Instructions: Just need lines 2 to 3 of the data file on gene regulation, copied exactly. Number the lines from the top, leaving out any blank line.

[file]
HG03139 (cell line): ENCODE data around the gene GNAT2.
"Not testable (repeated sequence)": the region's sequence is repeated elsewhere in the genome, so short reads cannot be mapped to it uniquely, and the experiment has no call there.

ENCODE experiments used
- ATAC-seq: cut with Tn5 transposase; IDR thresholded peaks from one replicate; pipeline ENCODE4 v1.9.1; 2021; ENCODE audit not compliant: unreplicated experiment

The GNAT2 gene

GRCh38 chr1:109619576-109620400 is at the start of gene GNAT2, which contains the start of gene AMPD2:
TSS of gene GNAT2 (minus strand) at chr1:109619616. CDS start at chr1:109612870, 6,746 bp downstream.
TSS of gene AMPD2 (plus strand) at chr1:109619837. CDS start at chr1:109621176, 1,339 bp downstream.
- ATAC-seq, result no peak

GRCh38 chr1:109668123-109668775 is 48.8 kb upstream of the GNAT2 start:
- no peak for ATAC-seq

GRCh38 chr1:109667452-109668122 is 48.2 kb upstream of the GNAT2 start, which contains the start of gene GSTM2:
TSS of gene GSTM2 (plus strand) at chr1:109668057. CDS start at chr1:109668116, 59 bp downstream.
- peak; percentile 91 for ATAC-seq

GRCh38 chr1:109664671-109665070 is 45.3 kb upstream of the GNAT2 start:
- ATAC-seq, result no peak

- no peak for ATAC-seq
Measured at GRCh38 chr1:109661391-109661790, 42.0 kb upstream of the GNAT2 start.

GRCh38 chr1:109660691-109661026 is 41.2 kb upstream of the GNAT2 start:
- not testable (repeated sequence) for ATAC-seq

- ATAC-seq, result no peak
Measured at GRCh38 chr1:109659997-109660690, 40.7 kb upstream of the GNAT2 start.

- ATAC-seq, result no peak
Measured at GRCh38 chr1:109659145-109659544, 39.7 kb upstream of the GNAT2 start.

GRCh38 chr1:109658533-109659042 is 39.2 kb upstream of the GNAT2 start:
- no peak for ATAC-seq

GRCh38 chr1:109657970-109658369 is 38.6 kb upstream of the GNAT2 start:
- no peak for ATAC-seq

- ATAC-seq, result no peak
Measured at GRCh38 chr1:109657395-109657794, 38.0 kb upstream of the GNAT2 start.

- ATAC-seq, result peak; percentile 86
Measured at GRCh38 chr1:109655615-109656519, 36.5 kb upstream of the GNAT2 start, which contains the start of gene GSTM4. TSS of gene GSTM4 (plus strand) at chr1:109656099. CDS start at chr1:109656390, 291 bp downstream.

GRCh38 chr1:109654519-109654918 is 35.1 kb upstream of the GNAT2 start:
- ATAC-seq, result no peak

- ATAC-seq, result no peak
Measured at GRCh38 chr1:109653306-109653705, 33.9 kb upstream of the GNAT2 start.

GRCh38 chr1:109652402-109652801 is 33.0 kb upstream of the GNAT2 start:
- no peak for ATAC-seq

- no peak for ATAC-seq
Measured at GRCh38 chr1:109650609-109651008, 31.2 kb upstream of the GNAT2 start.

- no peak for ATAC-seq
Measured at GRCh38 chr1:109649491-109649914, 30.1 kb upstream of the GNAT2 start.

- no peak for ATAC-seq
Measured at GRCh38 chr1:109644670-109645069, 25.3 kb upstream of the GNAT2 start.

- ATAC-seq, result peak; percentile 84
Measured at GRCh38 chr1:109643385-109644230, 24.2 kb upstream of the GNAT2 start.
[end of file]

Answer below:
"Not testable (repeated sequence)": the region's sequence is repeated elsewhere in the genome, so short reads cannot be mapped to it uniquely, and the experiment has no call there.

ENCODE experiments used